After months of speculation, a potential sale of Wembley Stadium came to a halt Wednesday, when Shad Khan announced that he was withdrawing his offer.
Khan’s intention to buy Wembley from England’s Football Association first became public earlier this year. The idea of Khan buying the venue carried some intrigue, given his business background—including ownership of the NFL’s Jacksonville Jaguars and Fulham F.C—and the NFL’s ongoing efforts to expand its presence in London.
While a permanent move of the Jaguars to London never seemed to be in play, Khan could have used Wembley Stadium for NFL games—the Jaguars have played there annually since 2013—along with English football and other events. For the NFL, it would have meant that one of its owners controlled one of London’s most prominent venues, further entrenching its place in the city.
However, the sale will not go forward, as Khan announced Wednesday that he was withdrawing his offer of £600 million (just under $790 million in American dollars). Some FA councilors were not in favor of the sale, preventing a true consensus in favor of Khan’s purchase. More from the BBC:
FA executives made a presentation to the FA Council last week about why they were backing the sale to Khan, and the 127 council members were scheduled to vote on the proposed sale on 24 October.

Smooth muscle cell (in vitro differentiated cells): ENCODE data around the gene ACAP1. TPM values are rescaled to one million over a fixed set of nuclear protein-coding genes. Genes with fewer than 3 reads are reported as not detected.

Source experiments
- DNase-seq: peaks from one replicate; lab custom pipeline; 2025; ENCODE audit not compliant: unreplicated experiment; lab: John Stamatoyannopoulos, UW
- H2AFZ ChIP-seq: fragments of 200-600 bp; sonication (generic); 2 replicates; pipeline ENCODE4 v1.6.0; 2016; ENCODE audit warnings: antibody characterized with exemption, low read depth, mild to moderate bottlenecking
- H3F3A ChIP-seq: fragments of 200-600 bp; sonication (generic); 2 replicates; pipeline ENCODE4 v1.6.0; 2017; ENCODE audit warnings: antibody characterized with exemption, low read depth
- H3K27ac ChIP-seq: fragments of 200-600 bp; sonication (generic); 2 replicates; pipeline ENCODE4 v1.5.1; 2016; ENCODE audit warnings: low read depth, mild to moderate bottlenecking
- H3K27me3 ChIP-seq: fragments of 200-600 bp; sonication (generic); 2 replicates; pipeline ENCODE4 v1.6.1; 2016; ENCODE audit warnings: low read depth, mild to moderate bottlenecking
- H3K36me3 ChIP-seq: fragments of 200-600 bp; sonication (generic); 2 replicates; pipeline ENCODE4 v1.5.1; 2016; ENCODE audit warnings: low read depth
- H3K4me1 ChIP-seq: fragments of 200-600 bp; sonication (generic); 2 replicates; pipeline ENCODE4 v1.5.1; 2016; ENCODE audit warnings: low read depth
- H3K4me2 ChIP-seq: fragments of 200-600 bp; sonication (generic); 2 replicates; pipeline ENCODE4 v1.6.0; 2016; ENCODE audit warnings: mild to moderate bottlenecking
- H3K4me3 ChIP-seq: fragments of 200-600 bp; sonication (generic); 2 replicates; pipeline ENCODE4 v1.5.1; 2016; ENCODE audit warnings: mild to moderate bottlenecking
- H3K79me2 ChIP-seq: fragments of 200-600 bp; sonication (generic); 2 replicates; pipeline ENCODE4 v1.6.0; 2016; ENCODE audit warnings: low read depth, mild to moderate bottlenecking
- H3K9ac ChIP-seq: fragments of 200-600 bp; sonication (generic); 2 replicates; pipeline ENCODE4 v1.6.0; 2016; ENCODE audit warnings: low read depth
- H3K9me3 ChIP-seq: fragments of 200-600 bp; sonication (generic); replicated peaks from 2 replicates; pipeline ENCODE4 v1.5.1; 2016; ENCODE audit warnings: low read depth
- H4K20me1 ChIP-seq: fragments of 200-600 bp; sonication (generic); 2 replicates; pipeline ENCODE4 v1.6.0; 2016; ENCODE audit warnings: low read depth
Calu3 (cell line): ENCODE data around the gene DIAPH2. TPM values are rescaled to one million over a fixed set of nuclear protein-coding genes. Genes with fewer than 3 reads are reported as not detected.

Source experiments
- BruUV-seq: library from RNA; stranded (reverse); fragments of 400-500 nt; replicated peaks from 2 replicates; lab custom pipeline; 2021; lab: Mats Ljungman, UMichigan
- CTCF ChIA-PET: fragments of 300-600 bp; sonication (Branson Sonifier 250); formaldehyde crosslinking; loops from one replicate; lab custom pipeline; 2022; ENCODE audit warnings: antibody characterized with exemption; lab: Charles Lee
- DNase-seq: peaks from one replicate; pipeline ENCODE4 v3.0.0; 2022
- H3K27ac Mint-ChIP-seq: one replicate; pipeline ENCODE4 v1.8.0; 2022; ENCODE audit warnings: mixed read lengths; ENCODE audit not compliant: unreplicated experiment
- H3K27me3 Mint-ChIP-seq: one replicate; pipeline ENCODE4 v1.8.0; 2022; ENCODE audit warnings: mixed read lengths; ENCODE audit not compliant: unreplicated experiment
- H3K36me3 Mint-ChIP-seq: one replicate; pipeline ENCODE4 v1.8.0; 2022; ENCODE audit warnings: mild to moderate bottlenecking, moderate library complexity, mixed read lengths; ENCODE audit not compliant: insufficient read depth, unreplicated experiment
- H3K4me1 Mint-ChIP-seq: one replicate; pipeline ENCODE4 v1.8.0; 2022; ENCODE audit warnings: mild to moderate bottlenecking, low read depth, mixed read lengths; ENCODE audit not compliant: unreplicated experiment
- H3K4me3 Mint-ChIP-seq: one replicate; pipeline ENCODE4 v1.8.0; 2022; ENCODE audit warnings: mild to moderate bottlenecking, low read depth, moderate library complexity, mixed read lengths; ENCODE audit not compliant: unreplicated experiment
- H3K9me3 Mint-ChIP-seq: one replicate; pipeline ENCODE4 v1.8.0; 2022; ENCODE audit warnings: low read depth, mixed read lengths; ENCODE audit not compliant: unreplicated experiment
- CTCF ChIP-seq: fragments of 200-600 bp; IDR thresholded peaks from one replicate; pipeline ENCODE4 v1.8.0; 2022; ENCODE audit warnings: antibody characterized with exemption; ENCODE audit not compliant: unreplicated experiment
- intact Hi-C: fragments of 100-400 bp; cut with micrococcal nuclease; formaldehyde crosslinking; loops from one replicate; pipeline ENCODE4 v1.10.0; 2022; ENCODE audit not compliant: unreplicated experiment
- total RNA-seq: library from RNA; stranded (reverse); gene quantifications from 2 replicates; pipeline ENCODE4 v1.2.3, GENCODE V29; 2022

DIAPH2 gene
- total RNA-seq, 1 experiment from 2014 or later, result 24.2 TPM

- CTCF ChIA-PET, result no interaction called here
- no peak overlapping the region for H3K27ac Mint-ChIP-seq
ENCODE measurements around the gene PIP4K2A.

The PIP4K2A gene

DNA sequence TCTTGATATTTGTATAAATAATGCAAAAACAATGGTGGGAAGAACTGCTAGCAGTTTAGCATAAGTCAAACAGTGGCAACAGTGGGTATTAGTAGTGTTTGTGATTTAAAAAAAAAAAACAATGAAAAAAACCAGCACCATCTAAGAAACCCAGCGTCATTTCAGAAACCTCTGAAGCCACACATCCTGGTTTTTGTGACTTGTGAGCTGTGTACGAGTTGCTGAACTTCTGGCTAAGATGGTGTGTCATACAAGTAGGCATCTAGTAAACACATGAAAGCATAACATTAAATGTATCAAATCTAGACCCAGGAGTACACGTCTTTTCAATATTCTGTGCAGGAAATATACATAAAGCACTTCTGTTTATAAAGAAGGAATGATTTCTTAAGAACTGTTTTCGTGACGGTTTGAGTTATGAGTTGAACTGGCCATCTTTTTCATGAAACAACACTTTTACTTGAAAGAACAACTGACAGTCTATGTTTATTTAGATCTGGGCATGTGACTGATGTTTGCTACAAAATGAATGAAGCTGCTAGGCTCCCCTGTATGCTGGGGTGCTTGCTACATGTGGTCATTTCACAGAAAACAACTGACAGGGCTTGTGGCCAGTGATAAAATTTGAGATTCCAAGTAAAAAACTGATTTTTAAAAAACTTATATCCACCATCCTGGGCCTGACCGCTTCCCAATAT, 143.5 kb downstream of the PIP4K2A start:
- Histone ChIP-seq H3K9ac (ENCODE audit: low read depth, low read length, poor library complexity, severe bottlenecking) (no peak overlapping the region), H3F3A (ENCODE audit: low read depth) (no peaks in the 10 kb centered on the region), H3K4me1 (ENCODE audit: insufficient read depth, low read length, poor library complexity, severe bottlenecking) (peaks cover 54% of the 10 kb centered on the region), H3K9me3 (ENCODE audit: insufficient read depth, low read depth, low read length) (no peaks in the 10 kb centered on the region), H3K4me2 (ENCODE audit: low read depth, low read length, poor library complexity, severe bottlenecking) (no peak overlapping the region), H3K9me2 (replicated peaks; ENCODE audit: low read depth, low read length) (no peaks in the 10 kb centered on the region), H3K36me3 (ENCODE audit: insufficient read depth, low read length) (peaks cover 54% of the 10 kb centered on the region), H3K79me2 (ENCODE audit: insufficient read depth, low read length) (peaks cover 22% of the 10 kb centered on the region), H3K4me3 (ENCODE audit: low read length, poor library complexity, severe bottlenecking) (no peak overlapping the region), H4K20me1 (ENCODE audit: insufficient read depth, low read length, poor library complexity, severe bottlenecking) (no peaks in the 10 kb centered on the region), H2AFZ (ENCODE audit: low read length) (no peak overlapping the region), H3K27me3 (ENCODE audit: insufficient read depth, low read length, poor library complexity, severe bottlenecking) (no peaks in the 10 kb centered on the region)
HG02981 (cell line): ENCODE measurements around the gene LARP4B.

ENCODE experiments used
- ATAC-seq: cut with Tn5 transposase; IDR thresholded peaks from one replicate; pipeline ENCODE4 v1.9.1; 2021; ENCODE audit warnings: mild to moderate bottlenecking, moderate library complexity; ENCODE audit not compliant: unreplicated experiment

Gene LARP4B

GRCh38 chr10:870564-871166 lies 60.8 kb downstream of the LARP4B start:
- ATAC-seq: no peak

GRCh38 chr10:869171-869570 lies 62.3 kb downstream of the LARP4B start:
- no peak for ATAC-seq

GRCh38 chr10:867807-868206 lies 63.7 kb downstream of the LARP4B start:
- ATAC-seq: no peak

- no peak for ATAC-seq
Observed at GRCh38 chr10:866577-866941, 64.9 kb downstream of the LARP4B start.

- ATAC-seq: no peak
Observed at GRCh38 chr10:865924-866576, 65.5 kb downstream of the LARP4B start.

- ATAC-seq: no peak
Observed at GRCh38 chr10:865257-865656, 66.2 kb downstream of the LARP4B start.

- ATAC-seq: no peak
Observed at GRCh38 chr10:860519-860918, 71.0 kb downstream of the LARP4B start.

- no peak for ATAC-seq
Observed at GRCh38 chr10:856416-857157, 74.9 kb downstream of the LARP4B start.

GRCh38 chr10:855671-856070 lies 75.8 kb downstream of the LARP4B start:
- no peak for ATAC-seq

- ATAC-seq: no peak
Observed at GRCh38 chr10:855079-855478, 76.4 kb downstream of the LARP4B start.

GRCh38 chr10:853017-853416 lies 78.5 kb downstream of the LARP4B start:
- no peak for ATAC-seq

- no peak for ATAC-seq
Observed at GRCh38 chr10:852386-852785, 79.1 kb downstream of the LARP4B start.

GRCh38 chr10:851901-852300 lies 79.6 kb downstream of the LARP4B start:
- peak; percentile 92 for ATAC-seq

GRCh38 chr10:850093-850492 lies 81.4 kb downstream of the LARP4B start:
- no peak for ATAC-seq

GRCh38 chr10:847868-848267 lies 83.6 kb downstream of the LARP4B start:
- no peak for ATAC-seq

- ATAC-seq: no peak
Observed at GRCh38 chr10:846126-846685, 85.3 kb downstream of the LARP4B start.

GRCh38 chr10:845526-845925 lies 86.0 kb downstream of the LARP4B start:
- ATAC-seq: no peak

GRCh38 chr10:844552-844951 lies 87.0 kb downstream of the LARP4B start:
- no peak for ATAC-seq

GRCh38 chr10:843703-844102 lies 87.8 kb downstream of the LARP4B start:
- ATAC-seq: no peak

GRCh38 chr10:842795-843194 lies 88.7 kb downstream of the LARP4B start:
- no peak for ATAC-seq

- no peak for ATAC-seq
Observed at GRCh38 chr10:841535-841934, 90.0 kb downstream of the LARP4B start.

But a senior FA source told BBC Sport that the board believed the odds were slightly against the purchase being backed, given the strong objections of some councillors to the home of English football being sold off.
FA chief executive Glenn said Khan had believed his offer “would be well received by all football stakeholders”.
However, Glenn added: “At a recent meeting with Mr Khan he expressed to us that, without stronger support from within the game, his offer is being seen as more divisive than it was anticipated to be and he has decided to withdraw his proposal.
Khan is not ruling out the idea of revisiting of purchasing Wembley Stadium down the road, as he indicated in a statement. “I cannot rule out revisiting the opportunity at another time when perhaps the Football Association family is unified in its views on the opportunity,” he said in a portion of a statement. “What is certain is seeing a proposal of this magnitude come to fruition would necessitate an extraordinary partnership, one capable of doing remarkable things for all of our respective constituents well into the future. That would require the partners getting off to a strong and promising start, and with opinions clearly split, that is not possible at this time.”
As far as the NFL’s standing in London is concerned, the sport seems likely to continue efforts to make inroads there. Three games are being played there this fall, with more on the way in the coming years, and the new Tottenham Hotspur Stadium will bolster the NFL’s presence there once it opens.
Image courtesy Wembley Stadium.
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